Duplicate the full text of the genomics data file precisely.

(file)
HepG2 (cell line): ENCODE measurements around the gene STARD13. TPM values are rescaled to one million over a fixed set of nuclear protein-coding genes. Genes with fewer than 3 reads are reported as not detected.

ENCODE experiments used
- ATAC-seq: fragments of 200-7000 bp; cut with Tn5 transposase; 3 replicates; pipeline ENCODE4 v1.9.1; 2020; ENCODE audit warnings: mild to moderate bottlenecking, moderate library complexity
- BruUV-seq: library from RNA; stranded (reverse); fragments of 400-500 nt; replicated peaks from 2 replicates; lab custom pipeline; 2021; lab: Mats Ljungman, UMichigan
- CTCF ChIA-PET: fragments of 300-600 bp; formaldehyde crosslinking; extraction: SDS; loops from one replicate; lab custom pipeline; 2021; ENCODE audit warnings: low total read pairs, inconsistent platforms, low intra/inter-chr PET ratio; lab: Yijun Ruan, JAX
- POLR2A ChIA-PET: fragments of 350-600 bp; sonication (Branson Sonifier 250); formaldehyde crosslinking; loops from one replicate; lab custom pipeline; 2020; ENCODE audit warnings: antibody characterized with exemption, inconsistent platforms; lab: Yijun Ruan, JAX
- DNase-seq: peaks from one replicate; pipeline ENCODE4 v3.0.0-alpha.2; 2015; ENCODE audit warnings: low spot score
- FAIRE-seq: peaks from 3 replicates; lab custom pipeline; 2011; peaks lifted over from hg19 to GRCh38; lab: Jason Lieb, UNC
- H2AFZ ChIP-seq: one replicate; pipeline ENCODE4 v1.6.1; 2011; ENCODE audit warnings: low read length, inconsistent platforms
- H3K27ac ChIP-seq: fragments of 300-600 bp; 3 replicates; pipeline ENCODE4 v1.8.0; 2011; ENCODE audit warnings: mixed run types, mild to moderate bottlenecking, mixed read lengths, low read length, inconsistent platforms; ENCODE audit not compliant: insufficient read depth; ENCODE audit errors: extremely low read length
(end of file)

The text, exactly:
HepG2 (cell line): ENCODE measurements around the gene STARD13. TPM values are rescaled to one million over a fixed set of nuclear protein-coding genes. Genes with fewer than 3 reads are reported as not detected.

ENCODE experiments used
- ATAC-seq: fragments of 200-7000 bp; cut with Tn5 transposase; 3 replicates; pipeline ENCODE4 v1.9.1; 2020; ENCODE audit warnings: mild to moderate bottlenecking, moderate library complexity
- BruUV-seq: library from RNA; stranded (reverse); fragments of 400-500 nt; replicated peaks from 2 replicates; lab custom pipeline; 2021; lab: Mats Ljungman, UMichigan
- CTCF ChIA-PET: fragments of 300-600 bp; formaldehyde crosslinking; extraction: SDS; loops from one replicate; lab custom pipeline; 2021; ENCODE audit warnings: low total read pairs, inconsistent platforms, low intra/inter-chr PET ratio; lab: Yijun Ruan, JAX
- POLR2A ChIA-PET: fragments of 350-600 bp; sonication (Branson Sonifier 250); formaldehyde crosslinking; loops from one replicate; lab custom pipeline; 2020; ENCODE audit warnings: antibody characterized with exemption, inconsistent platforms; lab: Yijun Ruan, JAX
- DNase-seq: peaks from one replicate; pipeline ENCODE4 v3.0.0-alpha.2; 2015; ENCODE audit warnings: low spot score
- FAIRE-seq: peaks from 3 replicates; lab custom pipeline; 2011; peaks lifted over from hg19 to GRCh38; lab: Jason Lieb, UNC
- H2AFZ ChIP-seq: one replicate; pipeline ENCODE4 v1.6.1; 2011; ENCODE audit warnings: low read length, inconsistent platforms
- H3K27ac ChIP-seq: fragments of 300-600 bp; 3 replicates; pipeline ENCODE4 v1.8.0; 2011; ENCODE audit warnings: mixed run types, mild to moderate bottlenecking, mixed read lengths, low read length, inconsistent platforms; ENCODE audit not compliant: insufficient read depth; ENCODE audit errors: extremely low read length